So if there’s anyone out there today, who feels like they can never catch up lately…or that they’ll never reach their goals…push through, little by little. Looking at the “big picture” could become overwhelming at times, making tackling that first step feel impossible. Cross dates off calendars, check things off your to-do lists, take breaks, mess up, ask for help, even start over. That is what I’ve started to do in my life. And wish I had been this gentle with myself sooner. 

Every single person here today is living a life they never saw coming and has had to make sacrifices and postpone things, and has had to grieve something or someone over the last year. If we all tried to count up how many versions of ourselves were sacrificed in exchange for the people we are today, we would quickly lose count. We don’t need reverse-engineer what brought us here. The iterations do not matter. What matters is that we shed skin trusting that we’d never reach bone. What matters is we cried tears, knowing that we wouldn’t drown. What matters, is your resiliency bubbled to the surface and you are here today, accomplishing this monumental achievement.

SO – Let’s begin measuring life not just in numbers and years but in sunsets and trees blossoming and brilliant views.

Because true growth cannot be calculated by the notches etched in the moldings of our bedroom walls. Our scars cannot be understood by the nicks on our knees and elbows. Our metamorphoses cannot be grasped by the skin we’ve shed.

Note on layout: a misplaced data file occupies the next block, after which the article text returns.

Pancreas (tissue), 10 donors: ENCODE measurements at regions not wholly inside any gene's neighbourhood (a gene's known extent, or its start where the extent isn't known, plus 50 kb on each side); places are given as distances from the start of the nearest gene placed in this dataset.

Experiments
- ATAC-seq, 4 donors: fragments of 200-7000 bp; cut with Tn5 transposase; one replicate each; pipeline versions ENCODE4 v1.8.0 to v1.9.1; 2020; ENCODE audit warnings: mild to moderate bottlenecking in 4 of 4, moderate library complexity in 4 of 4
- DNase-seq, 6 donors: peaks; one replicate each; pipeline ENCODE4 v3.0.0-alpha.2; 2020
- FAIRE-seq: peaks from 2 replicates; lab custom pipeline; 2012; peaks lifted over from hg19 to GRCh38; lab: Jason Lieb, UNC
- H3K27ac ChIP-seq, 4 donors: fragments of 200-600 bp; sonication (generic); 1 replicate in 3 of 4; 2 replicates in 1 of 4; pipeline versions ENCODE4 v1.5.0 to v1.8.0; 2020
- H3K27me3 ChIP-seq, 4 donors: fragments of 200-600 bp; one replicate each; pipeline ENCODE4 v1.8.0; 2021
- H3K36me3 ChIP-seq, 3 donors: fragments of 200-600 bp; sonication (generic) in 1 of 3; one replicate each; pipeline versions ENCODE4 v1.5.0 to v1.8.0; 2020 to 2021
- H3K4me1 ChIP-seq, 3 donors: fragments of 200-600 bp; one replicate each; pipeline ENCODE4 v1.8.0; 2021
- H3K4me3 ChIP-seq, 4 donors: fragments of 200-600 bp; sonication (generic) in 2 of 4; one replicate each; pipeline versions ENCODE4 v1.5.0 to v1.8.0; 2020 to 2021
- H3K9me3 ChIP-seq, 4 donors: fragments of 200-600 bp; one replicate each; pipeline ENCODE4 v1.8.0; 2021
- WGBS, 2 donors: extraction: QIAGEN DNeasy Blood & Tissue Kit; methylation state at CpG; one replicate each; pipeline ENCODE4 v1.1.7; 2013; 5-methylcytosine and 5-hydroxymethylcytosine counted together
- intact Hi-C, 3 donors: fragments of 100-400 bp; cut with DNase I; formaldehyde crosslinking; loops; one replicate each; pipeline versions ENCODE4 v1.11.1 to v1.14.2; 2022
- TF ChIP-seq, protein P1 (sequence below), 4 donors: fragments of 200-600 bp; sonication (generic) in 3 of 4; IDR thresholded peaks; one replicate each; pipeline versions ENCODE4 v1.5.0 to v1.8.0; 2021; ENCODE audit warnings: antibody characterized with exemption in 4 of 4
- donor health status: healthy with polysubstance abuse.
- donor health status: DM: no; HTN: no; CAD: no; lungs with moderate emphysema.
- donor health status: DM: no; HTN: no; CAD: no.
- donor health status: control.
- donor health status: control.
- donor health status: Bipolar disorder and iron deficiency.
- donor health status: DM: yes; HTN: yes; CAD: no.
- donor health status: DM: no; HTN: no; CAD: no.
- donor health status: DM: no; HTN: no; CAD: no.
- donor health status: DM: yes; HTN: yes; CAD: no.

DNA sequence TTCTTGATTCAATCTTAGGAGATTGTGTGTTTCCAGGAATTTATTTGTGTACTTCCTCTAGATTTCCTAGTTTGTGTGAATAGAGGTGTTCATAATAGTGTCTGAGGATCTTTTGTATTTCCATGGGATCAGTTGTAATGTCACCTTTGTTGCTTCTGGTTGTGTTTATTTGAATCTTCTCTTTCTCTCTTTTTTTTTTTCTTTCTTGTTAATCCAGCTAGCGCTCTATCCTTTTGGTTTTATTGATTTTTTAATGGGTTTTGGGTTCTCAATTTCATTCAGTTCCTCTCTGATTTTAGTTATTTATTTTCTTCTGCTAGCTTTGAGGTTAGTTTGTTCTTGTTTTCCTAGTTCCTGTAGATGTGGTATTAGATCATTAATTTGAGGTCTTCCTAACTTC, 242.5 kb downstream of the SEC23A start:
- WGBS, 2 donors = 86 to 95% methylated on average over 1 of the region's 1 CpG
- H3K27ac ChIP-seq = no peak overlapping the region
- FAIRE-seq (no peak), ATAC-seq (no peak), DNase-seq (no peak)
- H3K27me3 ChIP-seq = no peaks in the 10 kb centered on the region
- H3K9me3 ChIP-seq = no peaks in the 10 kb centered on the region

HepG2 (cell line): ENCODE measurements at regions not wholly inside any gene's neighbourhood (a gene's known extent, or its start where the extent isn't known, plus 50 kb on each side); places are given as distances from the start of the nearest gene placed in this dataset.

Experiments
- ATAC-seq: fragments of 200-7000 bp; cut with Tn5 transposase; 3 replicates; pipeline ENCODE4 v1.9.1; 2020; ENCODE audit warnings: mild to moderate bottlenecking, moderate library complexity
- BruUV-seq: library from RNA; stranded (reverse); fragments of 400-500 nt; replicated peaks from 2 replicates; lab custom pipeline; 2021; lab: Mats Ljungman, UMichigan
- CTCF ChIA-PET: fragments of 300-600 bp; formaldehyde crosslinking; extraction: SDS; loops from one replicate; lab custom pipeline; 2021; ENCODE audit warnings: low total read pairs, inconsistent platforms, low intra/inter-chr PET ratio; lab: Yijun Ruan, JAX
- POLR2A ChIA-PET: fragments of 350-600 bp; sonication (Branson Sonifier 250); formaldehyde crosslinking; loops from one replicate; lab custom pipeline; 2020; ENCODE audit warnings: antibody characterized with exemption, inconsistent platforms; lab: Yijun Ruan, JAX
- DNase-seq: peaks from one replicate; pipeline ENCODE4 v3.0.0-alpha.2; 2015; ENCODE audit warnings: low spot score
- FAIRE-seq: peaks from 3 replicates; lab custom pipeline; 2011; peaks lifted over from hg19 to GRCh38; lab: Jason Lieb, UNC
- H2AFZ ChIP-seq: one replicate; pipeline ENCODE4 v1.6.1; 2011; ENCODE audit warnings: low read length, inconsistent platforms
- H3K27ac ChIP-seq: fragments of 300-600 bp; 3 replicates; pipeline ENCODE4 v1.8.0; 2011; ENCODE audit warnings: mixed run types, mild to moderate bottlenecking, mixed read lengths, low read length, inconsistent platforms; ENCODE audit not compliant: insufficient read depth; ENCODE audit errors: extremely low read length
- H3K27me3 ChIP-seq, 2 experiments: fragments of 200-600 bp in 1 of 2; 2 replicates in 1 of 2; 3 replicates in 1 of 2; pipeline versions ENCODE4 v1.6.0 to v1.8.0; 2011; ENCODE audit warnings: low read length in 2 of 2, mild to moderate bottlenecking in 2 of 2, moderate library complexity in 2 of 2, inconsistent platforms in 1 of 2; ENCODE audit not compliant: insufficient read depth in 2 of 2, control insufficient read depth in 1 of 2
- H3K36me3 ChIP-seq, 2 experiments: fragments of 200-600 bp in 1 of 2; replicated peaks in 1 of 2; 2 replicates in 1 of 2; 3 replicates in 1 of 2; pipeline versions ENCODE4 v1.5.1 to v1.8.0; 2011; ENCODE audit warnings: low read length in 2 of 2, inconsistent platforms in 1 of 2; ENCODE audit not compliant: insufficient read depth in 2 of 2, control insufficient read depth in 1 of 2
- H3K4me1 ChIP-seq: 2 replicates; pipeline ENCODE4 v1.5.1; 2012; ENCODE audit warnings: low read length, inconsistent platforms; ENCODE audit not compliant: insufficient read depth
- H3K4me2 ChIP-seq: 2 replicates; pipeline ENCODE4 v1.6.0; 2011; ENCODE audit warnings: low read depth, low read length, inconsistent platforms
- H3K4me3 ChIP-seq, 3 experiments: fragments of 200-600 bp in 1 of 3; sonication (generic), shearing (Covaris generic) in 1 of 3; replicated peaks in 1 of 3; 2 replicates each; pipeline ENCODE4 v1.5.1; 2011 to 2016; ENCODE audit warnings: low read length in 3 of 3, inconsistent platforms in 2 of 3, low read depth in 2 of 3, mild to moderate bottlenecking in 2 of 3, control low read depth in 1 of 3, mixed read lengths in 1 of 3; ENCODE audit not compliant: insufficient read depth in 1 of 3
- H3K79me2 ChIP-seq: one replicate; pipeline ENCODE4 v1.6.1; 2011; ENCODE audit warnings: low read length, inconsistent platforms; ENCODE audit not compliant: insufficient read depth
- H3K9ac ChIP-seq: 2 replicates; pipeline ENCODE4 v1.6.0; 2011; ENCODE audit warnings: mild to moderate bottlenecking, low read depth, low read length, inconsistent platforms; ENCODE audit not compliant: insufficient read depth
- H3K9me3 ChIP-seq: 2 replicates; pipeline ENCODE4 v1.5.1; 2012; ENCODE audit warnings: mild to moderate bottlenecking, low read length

Strength can only be quantified in what remains, in what withstood every storm and every disruption. And we are standing here, believing that this world is still an inherently good place to laugh, to hurt, to love, to lose, and to exist. And the people here today cheering you on, know how hard you worked to get to this moment.

You don’t have to be at your best to achieve greatness, but you do have to keep going. So even on days when I don’t want to get out of bed, on days I feel like there is no point…I still get out of that bed, I still do the pointless things. 

Because trying is progress. Failure is not a backwards direction. In fact, failure is a man-made word we need to remove from our dictionaries. Asking for help is not a sign of weakness. Small, every day wins are still victories worthy of celebration.

The great secret of continuing on even when you don’t want to, or don’t think you can, is that you’ll always be grateful that you never gave up on yourself. You’ll always be grateful that you kept going. You’ll never regret it. 

You are beginning your next chapter at a unique moment in history.

Georgian Court University doesn’t just push graduates out the door, they release changemakers, global citizens, into the world. That is your power. The world cannot fix itself. Us Georgian Court grads fill voids in the world and restore hope. And you have a full support team behind you, in the Georgian Court Alumni network.

You, class of 2021, are the architects for a better world. We need you. You very well might have a once in generation opportunity to rebuild this planet, starting at the studs. And I know you’ll make it a more compassionate, respectful, empathetic, just, and kind place to live. 

Go out and do good. We’re all rooting for you. I wish you all greatness, good health, and peace. Congratulations, graduates! And thank you for including me in your special day. Thank you.